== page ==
Thursday, 18 February 2010


Are you giving up anything for Lent?

The liturgical season of Lent begins next week on Ash Wednesday. Lent commemorates the final weeks leading up to Jesus’ crucifixion, and many Christians mark the season with a spiritual commitment or by giving up a habit or behavior for the duration of Lent.

Examples of Lent commitments I’ve seen include giving up television, reading through a particular part of the Bible, volunteering at a local food kitchen, and many others. Whether it’s trivial or epic in scale, the point of such a commitment is to focus attention on the person of Jesus Christ.
Are you doing anything to commemorate Lent this year?

Thursday, 11 February 2010

the tree

I loved a tree.
I visited him everyday
during my forty days of prayer in the ashram

then suddently I found 
our friendship grew.
much master than the tree itself.
daily we dialogued.

with his profound silence he answered all my questions.
he was always simply there.
with his many-figured arms stretched out to the skies,
extending to me a warm welcome,
he simply stood there and spoke to me ,
always in silence. he knew only one thing: to give.

he was a symbol of self giving.
with no thoughts of "mine", 
with no spirit of " having"
he embodied in himself
all that we understand
by the oft-misused precious word,
" unselfishness"

whenever I approached him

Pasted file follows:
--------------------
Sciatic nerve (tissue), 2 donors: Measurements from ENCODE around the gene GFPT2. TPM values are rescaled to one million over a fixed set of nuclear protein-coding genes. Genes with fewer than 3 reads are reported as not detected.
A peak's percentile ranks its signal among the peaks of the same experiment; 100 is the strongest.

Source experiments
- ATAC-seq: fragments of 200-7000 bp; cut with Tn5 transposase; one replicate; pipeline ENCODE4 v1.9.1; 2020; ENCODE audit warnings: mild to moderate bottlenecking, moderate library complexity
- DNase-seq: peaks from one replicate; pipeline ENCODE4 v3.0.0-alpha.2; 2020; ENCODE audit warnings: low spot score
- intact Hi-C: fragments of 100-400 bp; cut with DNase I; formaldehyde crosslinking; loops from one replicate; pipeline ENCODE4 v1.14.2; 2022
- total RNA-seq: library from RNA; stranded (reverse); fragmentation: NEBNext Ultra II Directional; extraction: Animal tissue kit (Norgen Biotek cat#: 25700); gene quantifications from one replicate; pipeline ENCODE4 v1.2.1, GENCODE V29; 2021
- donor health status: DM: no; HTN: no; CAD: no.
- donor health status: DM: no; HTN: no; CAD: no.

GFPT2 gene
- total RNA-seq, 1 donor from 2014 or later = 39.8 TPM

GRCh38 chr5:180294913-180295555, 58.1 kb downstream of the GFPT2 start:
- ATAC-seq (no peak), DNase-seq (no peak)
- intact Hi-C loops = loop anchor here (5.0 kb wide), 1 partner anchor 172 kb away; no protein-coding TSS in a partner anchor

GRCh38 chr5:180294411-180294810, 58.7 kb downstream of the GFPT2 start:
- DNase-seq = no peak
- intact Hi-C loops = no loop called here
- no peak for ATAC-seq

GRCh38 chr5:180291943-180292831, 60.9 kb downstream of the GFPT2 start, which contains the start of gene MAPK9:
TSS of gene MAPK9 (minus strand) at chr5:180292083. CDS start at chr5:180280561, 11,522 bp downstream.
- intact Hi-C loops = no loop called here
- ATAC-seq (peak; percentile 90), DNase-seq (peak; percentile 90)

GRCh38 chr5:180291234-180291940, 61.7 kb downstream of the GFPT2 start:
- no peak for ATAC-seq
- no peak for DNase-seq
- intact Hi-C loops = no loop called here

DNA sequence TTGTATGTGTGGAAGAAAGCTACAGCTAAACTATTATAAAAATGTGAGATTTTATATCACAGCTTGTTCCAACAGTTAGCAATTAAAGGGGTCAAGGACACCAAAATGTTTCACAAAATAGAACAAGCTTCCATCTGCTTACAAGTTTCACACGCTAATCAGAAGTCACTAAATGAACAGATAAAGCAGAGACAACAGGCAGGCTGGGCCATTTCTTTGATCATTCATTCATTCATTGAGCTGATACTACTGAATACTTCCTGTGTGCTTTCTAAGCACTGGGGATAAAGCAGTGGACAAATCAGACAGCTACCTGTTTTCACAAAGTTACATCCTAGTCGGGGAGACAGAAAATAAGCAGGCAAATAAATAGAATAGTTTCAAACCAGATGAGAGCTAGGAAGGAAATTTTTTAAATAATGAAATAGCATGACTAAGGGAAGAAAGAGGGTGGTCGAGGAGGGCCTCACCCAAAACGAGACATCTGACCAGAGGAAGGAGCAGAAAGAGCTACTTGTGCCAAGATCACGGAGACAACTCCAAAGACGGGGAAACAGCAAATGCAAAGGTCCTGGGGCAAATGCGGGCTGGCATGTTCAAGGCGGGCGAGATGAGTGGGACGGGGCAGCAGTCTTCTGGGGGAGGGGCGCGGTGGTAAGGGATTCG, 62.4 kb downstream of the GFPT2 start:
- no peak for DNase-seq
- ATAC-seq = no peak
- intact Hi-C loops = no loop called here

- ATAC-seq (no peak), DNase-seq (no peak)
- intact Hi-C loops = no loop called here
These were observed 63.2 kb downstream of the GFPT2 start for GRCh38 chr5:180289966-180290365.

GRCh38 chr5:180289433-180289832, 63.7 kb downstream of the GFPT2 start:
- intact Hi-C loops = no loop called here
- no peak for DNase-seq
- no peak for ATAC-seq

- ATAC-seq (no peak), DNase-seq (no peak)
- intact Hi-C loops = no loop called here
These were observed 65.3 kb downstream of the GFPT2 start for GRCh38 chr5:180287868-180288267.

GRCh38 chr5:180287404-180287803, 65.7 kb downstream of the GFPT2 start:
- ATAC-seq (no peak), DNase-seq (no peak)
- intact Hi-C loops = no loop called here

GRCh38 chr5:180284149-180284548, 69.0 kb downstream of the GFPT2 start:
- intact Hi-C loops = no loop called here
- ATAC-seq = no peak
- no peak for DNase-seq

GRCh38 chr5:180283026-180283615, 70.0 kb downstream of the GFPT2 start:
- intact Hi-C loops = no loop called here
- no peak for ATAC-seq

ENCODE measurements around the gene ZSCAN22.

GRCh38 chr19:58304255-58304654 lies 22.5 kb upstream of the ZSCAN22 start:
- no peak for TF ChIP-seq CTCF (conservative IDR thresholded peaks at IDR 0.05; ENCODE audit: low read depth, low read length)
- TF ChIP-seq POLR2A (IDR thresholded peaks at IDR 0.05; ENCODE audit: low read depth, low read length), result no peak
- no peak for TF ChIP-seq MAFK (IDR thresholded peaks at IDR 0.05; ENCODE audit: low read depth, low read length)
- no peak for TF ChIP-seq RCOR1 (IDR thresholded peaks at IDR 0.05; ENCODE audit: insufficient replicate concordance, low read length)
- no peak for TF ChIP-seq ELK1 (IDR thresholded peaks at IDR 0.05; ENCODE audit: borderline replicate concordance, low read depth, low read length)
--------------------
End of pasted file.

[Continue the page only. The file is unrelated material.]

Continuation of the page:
he simply placed himself at my disposal
and told me in a language beyond all expression: take , take and have whatever you need. this is what I have, I KEEP IT ONLY FOR YOU" 
I wondered 
at his selfless surrender to me.
I felt ashamed. 
I lost myself in an amazed silence . 
later when awareness touched my limbs
I asked myself: 
"can a tree reflect the divine more than man?
Does it reflect the divine untarnished by consciousness?"

Sunday, 7 February 2010

my pictures...drawings..paintings

The Legacy

She could not give her children gold,
So she gave them faith to have and hold.

She could not give them royal birth...
A name renowned throughout the earth.
But she gave them seeds and garden spot
And shade trees when the sun was hot.

She could not give a silver spoon
Or servants waiting night and noon.
She gave them love and a listening ear
And told them God was always near.

She could not give them ocean trips
Aboard majestic sailing ships.
But she gave them books and quiet time,
Adventures found in prose and rhyme.

She could not give them worldly things
But what she gave was fit for kings.
For with her faith and books and sod,
She made each child aware of God.
   —attributed to Alice Leedy Mason

The Man in the Glory

The Man in the Glory
"...the man Christ Jesus." 1 Timothy 2:5 I wake in the morning with thoughts of His love
Who is living for me in the glory above,
Ev'ry minute expecting He'll call me away,
And that keeps me bright all the rest of the day.

But the moments speed forward, and on comes the noon
Yet still I am singing: "He'll come very soon;"
And thus I am watching from morning till night
And pluming my wings to be ready for flight.

There's a Man in the glory I know very well
I have known Him for years, and His goodness can tell:
One day in His mercy He knock'd at my door,
And seeking admission, knock'd many times o'er.